Daily True Delta, New Orleans
Our Havana Correspondence- The Star of the West brings us the subjoined interesting letter form our attentive Havana correspondent, by which it will be seen that Gen. Walker hand his companions, seventy in number, have been captured in the river Negro by a British war steamer, and carried back to Truxillo and delivered over to the Honduras Government. The men, who are represented as being in a most wretched condition form wounds and disease, were permitted to return to the United States, after taking an oath never to engage in a similar expedition. Walker and Rutter were condemned to be shot, and have no doubt, ere this, met their melancholy fate
The following is our correspondent’s letter:
…pursued by the British was steamer Icarus, and a schooner, having on board detachments from the army of Gen. Alvarez. They were taken back to Truxillo, and put at the tender disposition of the Honduras Government, with the condition that the seventy men, who were in a most wretched situation from wounds and disease, should be allowed to return to the United States, after taking an oath never to engage again in any expedition against the States of Central America, and the Consular Agent of the United States to provide their return passage expenses- Walker and Rutter (I give the last name as I find it) to be dealt with as the laws of the and its justice may determine.- They have both been shot, probably, before this reaches you, as they were in the Castle, with the understanding that such was the fate predetermined for them, on the morning of the departure of the Francisco de Aris. [Spanish steam war ship]
So closes the singular career of William Walker!
New Orleans Commercial Bulletin
Walker’s Last Raid.- The mad and unwarrantable enterprise of the great filibuster has ended in disaster and utter defeat. Another band of brave, but recklessly impulsive, young Americans have, it is most probable, by this time met the fate of their predecessors in Central America. According to the latest, and it seems entirely reliable accounts, Walker has been compelled, by Capt. Salmon, of the British sloop-of-war Icarus, to evacuate Truxillo, and with his few remaining followers- having lost many of his men in various encounters with the Hondurean forces- he is now endeavoring to escape through hostile country, closely pursued by an enemy overpowering in numbers, and but too eager to destroy him utterly. Truly, the destiny of “the grey-eyed man of destiny” seems that of disastrous failure.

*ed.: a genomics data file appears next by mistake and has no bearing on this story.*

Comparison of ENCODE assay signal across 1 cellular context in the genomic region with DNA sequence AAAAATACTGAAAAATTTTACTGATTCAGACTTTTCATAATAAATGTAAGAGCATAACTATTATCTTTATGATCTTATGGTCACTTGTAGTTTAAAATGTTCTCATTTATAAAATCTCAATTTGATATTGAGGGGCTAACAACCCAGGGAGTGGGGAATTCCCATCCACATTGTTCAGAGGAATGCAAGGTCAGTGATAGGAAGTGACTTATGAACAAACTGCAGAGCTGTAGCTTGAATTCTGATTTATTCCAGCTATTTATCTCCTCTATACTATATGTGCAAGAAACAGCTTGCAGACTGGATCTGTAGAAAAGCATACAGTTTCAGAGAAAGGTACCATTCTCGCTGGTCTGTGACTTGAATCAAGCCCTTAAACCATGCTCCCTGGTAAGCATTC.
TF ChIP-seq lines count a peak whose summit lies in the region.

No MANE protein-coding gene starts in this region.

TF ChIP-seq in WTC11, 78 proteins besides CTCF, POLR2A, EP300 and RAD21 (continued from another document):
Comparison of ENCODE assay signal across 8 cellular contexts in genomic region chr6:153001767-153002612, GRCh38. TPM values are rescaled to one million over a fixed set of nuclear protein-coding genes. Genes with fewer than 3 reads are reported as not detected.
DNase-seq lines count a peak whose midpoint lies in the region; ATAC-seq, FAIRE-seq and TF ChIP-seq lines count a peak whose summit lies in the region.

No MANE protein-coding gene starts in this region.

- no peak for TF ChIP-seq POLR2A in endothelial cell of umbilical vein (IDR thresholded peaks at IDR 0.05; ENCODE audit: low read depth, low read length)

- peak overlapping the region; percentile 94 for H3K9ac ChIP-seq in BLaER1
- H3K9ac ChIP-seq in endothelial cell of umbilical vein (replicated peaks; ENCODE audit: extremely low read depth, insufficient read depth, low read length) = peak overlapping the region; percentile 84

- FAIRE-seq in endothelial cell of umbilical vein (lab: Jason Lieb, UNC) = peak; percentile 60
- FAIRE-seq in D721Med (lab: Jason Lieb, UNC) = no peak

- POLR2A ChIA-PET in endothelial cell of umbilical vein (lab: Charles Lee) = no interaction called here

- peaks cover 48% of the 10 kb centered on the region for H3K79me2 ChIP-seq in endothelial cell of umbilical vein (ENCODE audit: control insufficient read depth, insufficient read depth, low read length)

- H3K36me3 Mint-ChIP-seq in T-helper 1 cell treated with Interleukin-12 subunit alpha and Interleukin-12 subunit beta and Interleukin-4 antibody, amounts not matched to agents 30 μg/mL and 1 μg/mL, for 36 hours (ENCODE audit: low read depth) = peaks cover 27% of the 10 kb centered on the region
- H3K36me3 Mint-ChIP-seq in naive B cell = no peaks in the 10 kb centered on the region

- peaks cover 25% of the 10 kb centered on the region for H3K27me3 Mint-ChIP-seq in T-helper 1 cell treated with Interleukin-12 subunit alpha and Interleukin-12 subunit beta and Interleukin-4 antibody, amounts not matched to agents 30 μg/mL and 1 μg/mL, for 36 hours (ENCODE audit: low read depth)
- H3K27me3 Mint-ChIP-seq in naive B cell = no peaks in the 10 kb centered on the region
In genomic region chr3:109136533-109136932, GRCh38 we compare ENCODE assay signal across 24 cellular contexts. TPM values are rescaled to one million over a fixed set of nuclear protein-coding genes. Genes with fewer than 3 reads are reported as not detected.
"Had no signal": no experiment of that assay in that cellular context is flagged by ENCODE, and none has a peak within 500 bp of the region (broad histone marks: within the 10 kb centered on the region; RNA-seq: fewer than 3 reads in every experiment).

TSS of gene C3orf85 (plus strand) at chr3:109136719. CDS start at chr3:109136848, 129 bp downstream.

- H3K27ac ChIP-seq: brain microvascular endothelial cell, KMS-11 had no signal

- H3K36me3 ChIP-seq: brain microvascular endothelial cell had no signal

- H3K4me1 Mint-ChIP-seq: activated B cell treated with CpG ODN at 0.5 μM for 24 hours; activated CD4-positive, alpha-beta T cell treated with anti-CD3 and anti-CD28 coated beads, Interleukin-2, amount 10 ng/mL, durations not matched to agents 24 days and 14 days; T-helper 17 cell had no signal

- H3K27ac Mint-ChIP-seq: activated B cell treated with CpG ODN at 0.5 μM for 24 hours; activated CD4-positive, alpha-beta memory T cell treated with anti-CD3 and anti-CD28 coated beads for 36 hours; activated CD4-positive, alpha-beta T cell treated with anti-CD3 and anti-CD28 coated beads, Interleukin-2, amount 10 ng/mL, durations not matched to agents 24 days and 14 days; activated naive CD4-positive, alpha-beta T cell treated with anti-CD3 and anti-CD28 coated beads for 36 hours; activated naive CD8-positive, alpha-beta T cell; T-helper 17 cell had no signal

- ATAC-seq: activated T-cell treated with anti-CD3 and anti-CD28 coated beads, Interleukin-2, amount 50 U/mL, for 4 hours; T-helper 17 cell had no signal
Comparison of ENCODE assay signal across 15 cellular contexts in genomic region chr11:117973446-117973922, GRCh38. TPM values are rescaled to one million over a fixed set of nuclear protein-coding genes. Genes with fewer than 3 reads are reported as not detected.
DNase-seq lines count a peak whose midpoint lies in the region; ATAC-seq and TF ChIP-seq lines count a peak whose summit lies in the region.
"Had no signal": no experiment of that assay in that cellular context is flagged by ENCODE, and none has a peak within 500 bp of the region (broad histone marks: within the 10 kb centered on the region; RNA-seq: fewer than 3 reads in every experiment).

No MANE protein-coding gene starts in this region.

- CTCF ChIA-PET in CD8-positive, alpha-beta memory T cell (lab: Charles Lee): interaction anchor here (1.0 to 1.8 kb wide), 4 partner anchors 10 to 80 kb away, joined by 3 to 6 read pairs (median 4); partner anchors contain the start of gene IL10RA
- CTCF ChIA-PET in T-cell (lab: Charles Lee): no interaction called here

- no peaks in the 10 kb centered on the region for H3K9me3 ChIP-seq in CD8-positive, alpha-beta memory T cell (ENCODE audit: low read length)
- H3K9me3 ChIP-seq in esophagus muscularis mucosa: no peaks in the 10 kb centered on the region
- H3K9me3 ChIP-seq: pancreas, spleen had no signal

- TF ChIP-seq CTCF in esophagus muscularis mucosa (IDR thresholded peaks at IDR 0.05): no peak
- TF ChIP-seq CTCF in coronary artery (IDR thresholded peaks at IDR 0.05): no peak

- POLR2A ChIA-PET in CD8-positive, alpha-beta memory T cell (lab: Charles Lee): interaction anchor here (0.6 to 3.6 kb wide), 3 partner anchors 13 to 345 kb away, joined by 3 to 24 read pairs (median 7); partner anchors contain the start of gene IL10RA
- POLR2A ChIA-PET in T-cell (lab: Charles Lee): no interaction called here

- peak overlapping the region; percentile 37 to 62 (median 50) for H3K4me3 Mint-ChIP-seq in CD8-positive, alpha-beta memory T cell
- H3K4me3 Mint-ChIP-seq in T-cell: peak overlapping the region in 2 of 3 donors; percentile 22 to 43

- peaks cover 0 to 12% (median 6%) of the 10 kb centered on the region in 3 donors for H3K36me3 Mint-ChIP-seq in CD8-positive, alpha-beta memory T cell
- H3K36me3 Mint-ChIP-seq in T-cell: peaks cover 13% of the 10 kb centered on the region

New Orleans Commercial Bulletin
A Washington dispatch, of the 3rd, says: General Walker’s plan excites so little interest in official quarters, that no naval vessels have been directed especially to watch his movements. Every precaution will, however, be taken to intercept any armed bodies leaving our shores to join him. The errand of Minister Dimitry, from Costa Rica to Nicaragua, recently, to exercise all the power vested in him to repel the invader, was, it is known, more in a spirit of diplomatic duty than with the means of success. Information has reached here, that before Walker captured Truxillo, he dispatched agents to Nicaragua to secretly organize his friends , in anticipation of his invasion of that State.
"Southerners were willing to concede that their lot in the Union would decrease, while the free states would increase"
I don't recall trying to make that point, however, I would disagree (agreeing with you) Southerners were willing to concede anything.
"Southern agitation about "states rights" in the territories had much to do with the suitability of western lands for plantation agriculture. A marked decline in political power was not something most Southerners would accept, despite the obvious facts, nor did they particularly care how many slaves actually tilled the soil in new slave states, should any be admitted."
Agreed again and again, my point was my observation of the period, it does not appear Southerners were truely aware the argument over the legality of slavery in the Territories was already moot. I have found only one person who put that fact on paper in 1862, a Southerner who refused to sign Mississippi's secession law.
1860 saw Democratic Party split over a legal issue in regards to Territorial administration of slavery, but there is no specification of what Territory that required this administration...not in any argument I've read. It would sure be interesting to know where they wished to create a slave Territory to understand their arguments in 1860.
Thanks for the California article, that was good.